There's classical ballet. And live music—classical, jazz, pop, rock and hip-hop—as well as theater, dance, cinema, books and art, at Uitmarkt, one of Holland's most popular cultural events. Held the last weekend of August at indoor and outdoor venues throughout Amsterdam, the lively festival kicks off the new cultural season each year, attracting 450,000+ visitors and some 2,000 artists from around the world. Over three days, dancers, singers, groups, soloists and orchestras perform in theaters, nightclubs, cafés and concert halls, as well as on outdoor stages in Museumplein, Leidseplein, and other parks and squares. In 2013, the festival celebrated its 36th year with an inaugural Uitmarkt Bach Day in Vondelpark, showcasing a choral collaboration featuring 100 singers. More than a dozen new bands from around the world did battle for the Sena Performers POPnl Award at the legendary Melkweg nightclub; the Scapino Ballet Rotterdam performed "Pearl" on the Museumplein stage; and an array of renowned artists headlined in the regal Royal Concertgebouw. Book lovers pored over stalls at the Manuscripta book market while kids got messy at De Krakeling craft stands. To commemorate the 400th jubilee of Amsterdam's Canal Ring, children from age six to sixteen also contributed to "The Longest Canal," a 400-meter drawing that will be displayed in the Amsterdam Museum courtyard.
Grachtenfestival is a week-long outdoor classical music festival held every August in Amsterdam. World-famous musicians, ensembles and new talent perform in locations around the city. The festival's grand finale, the free Prinsengracht Concert, is held on a floating barge on the Prinsengracht Canal in front of the Pulitzer Hotel. Starting that morning, thousands of boats, large and small, stake out their spots. Day-long floating parties culminate in a shimmering, magical concert held under the stars. At the end of the evening, the Dutch join together to sing "Aan de Amsterdamse Grachten", a song about life on the Amsterdam canals - so beautiful it brought tears to my eyes. Stake out your picnic spot on the sides of the canal, find a Dutch friend who has a room with a view, or book a canal-front room at the Hotel Pulitzer. www.grachtenfestival.nl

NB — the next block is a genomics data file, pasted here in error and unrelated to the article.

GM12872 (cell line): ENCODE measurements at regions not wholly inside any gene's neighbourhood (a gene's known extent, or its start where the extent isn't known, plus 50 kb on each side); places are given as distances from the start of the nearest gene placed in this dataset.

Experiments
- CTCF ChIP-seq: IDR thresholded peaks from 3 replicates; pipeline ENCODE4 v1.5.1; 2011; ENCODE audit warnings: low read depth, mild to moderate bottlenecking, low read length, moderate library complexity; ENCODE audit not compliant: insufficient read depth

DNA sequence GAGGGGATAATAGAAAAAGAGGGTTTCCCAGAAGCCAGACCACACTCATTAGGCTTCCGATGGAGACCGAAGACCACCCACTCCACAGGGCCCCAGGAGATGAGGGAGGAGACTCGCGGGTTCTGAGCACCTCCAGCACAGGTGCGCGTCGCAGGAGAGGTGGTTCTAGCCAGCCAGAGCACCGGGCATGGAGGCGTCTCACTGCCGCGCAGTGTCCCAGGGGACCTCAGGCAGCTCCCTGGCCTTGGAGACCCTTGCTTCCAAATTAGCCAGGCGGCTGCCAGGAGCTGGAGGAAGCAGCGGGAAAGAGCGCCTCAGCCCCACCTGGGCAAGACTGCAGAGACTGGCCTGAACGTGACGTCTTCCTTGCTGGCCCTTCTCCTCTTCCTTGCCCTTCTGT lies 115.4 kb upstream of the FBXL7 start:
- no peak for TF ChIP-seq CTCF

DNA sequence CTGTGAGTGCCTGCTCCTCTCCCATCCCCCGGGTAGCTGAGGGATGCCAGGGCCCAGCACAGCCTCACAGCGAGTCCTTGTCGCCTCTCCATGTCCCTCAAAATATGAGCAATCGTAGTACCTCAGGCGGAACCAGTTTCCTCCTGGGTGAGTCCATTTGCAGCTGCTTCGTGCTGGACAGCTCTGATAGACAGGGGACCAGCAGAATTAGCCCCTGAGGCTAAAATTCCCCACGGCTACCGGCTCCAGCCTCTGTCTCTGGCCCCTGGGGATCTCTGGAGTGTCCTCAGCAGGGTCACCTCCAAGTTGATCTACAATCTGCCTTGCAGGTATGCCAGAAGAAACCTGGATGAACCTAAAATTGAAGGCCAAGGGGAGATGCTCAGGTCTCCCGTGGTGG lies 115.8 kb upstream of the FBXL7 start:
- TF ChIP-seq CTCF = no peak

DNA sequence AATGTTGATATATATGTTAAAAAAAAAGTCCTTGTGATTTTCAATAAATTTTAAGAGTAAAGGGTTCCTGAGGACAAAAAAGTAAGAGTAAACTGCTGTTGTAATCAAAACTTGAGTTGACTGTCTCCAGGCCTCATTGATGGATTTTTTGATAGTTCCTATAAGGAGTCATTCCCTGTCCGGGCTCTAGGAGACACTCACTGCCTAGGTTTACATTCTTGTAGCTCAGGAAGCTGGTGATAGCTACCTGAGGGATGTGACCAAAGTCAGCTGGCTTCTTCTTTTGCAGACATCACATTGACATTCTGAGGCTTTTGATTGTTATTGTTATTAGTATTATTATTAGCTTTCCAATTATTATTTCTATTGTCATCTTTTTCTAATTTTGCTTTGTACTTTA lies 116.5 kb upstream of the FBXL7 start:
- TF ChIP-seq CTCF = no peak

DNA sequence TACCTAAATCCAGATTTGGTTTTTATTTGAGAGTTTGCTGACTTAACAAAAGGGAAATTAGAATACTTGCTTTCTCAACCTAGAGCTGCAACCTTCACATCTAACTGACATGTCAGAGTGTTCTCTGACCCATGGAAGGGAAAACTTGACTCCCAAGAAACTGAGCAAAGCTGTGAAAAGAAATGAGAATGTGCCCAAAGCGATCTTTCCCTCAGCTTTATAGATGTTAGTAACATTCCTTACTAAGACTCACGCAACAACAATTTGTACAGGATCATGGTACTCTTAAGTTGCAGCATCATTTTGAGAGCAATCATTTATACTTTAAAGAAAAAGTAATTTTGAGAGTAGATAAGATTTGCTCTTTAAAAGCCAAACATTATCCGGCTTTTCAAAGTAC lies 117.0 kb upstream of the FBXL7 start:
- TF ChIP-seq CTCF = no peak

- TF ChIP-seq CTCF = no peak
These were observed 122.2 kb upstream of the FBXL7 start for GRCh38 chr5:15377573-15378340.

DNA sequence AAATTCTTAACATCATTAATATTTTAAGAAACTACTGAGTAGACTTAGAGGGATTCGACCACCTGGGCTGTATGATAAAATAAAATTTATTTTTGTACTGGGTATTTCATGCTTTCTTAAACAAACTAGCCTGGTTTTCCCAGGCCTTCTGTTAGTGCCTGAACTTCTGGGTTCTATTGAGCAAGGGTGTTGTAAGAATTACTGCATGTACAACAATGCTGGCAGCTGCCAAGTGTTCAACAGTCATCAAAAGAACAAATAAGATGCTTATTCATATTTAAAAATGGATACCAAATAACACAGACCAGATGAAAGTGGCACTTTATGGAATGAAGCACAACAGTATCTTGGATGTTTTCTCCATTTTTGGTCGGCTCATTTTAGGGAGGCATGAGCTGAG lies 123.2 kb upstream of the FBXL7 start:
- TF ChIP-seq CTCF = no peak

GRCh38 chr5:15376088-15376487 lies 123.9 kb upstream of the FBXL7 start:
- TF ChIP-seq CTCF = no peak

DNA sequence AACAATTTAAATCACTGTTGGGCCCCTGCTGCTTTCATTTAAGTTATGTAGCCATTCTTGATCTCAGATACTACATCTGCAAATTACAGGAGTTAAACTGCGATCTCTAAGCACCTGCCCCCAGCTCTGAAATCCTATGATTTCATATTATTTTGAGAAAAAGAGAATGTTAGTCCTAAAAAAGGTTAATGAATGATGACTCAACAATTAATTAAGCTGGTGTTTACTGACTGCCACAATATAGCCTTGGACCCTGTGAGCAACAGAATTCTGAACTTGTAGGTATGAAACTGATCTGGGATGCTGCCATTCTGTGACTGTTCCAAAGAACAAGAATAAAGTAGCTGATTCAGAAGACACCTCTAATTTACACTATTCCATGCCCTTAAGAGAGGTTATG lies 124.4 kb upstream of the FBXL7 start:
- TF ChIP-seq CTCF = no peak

Tourists may throng through Amsterdam's busy city center on Kalverstraat, but travelers in the know saunter down "De Negen Straatjes" or "The Nine Streets." Trendy boutiques, designer fashions, and snug cafes line the cobblestone street grid to the west of the city's center.
On our way to the Concertgebouw, we couldn't resist entering this tempting bakery. Inside? The moistest lemon cake I've ever tasted, along with unique muffins, cakes, and other sweet delights. Savory breads and sandwiches are available as well, making this place the perfect spot for lunch on your way to the Albert Cuyp Market or one of the many other nearby sights.
Sitting outside at Brouwerij IJ on a sunny day, under the erratic shadows of a windmill, sampling the variety of beers that are brewed right there, felt pretty good. We were too late to sign up for the brewery tour, but I bet it's worth it. The patio was crowded but the line to get beer was never too long, and lots of friendly locals were there to chat.
The interiors of this museum and its library are really beautiful—a mosaic of polished wood and marble surfaces. And its contents are very timely, about the history of immigration and former Dutch colonies and slavery. The library is a bit of an insider secret—a quiet hideaway. —Maartje Van Den Noort Linnaeusstraat 2, 31/(0) 20-568-8200. This story appeared in the May/June 2011 issue. Photo by Rene Mesman. See all of Maartje van den Noort’s favorite places in East Amsterdam.